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John Stuart Mill: the deeper springs of human character

Men more frequently require to be reminded than informed

John Stuart Mill’s Autobiography is a Victorian classic. As much as Dickens and Tennyson, Mill represents something archetypal about the Victorian experience. But unlike many other nineteenth century writers, Mill is just as relevant now as he was then. His prose is elegant but elongated, his style is balanced not simplistic, and his register is high rather than accessible: in some ways, he’s very Victorian and not very modern. When some find the lights of beauty, others feel the entanglement of prolixity. But Mill’s concerns are our concerns. Most of all, he is interested in self-development, in what we would call becoming your best self.

To Mill, this is the paramount interest of philosophy and the primary aim of life. Human flourishing is the purpose of politics and the justification for liberty. Far from being a stuffy, unfeeling, hyper-rational utilitarian, Mill is a philosopher whose ideas are grounded insuperably in the spiritual, emotional, and intellectual development of every individual.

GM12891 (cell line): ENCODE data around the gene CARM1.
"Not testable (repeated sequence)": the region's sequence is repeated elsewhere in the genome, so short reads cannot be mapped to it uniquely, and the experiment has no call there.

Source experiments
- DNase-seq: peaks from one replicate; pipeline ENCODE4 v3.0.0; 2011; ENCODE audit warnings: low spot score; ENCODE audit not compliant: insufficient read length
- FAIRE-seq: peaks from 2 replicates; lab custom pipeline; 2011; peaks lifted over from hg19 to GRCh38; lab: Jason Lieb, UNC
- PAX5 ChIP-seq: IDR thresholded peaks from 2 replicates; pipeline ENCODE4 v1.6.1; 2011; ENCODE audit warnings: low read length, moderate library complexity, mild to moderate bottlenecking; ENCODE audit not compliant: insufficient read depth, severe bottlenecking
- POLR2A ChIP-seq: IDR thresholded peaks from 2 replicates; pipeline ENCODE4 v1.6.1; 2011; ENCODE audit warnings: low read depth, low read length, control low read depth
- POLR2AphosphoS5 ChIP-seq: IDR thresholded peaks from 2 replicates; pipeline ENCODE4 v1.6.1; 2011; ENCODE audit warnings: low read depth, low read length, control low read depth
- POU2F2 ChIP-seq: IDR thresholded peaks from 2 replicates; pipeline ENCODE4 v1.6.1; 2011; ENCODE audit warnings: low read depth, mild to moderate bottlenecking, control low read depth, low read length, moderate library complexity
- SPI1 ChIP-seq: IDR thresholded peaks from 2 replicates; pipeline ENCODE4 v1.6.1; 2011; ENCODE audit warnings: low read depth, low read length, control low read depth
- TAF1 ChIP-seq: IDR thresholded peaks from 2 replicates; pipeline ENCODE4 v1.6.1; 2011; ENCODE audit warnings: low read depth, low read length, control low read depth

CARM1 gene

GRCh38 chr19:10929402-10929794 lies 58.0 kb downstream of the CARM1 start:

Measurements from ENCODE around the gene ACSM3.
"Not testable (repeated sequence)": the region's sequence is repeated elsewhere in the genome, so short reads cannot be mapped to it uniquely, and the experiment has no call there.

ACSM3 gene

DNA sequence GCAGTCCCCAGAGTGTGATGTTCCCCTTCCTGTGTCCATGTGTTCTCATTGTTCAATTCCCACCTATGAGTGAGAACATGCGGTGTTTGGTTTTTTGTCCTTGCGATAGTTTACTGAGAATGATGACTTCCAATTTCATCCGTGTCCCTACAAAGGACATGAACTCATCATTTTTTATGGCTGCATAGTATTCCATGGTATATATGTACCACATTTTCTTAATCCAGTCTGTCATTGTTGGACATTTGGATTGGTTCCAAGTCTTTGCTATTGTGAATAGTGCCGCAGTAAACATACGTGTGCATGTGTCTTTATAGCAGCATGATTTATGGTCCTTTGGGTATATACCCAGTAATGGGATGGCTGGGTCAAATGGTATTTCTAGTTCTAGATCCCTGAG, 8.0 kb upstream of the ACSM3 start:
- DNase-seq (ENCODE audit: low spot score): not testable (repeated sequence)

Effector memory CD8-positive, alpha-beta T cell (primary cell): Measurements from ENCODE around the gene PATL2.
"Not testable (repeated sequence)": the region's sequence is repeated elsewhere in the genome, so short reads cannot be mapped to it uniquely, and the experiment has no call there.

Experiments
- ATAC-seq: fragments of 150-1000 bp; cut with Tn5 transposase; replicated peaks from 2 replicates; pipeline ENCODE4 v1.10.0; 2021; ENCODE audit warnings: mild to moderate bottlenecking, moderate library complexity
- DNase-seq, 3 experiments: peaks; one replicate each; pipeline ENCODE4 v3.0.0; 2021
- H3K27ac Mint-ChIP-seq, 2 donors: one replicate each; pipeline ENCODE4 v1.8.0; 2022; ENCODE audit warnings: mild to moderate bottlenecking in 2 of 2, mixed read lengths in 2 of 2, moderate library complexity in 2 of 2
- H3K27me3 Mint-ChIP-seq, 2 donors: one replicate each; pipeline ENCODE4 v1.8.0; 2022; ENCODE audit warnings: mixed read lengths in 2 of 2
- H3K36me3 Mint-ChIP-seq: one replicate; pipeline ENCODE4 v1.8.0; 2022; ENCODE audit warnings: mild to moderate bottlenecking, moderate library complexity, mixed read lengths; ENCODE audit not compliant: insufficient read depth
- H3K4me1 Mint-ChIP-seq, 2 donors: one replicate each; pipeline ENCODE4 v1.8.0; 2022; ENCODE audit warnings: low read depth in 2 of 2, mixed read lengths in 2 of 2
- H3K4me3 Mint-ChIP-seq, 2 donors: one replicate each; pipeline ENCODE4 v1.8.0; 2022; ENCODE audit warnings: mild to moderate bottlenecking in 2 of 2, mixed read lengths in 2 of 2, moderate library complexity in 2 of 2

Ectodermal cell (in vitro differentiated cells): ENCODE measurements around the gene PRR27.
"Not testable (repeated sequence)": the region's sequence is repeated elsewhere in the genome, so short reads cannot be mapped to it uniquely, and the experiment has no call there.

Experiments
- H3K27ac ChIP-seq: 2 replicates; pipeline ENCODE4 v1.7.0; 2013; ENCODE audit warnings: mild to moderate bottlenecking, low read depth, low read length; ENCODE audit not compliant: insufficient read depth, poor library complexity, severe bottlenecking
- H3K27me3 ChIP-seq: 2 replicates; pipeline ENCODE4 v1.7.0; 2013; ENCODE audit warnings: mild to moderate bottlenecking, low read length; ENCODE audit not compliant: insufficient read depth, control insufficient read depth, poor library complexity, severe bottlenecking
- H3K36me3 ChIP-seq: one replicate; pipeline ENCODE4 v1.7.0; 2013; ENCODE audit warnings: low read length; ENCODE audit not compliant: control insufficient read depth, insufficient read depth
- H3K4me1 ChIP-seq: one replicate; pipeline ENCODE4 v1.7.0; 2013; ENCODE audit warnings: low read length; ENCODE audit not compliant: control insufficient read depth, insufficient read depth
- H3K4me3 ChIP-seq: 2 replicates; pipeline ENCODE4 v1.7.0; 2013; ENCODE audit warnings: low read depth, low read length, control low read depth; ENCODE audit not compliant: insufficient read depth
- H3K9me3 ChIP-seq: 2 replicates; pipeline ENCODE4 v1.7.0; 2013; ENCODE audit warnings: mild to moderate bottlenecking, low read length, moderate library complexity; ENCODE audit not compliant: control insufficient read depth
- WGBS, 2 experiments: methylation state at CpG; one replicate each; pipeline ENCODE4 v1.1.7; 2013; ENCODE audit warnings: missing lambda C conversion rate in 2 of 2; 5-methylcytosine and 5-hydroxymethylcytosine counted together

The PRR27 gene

This is not just a philosophical ideal: Mill lived like this. Having been homeschooled by his father—reading Greek at 3, Latin at 8, logic, philosophy, and algebra from 12, with an intensive course in economics, and a massive ingestion of history throughout—Mill became one of the most nimble reasoners and expert logicians of his age; for the rest of his life, Mill sought knowledge, from the discoveries of physiology to the recapitulations of ancient history, Mill was always a deep reader and wide explorer of the mind. He taught his sisters, taking one of them so far in maths he told a friend she could have been best in her year at Cambridge had she been allowed to attend. He played the piano, and recited poetry. He studied botany and collected a large herbarium alongside his admirable library. He became the leading expert on French affairs and ideas in his generation. None of this was his main employment.

But, Mill was not always like this. Aged twenty, he had a breakdown, which he called a mental crisis. From his description, it sounds like depression, which cloaked him many times throughout his life.

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C19th Literature
A book club where you learn about great literature
Henry Oliver